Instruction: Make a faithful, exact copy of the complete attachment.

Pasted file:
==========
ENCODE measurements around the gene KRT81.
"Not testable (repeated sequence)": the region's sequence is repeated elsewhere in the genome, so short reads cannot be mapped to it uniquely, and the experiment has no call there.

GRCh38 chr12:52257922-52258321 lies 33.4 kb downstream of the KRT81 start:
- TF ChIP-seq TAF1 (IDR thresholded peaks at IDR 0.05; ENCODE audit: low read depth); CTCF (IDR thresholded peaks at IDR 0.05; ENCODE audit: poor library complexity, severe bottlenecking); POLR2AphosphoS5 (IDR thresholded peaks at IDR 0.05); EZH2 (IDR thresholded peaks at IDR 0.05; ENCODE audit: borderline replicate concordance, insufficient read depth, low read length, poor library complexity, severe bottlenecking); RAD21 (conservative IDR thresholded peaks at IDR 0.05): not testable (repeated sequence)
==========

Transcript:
ENCODE measurements around the gene KRT81.
"Not testable (repeated sequence)": the region's sequence is repeated elsewhere in the genome, so short reads cannot be mapped to it uniquely, and the experiment has no call there.

GRCh38 chr12:52257922-52258321 lies 33.4 kb downstream of the KRT81 start:
- TF ChIP-seq TAF1 (IDR thresholded peaks at IDR 0.05; ENCODE audit: low read depth); CTCF (IDR thresholded peaks at IDR 0.05; ENCODE audit: poor library complexity, severe bottlenecking); POLR2AphosphoS5 (IDR thresholded peaks at IDR 0.05); EZH2 (IDR thresholded peaks at IDR 0.05; ENCODE audit: borderline replicate concordance, insufficient read depth, low read length, poor library complexity, severe bottlenecking); RAD21 (conservative IDR thresholded peaks at IDR 0.05): not testable (repeated sequence)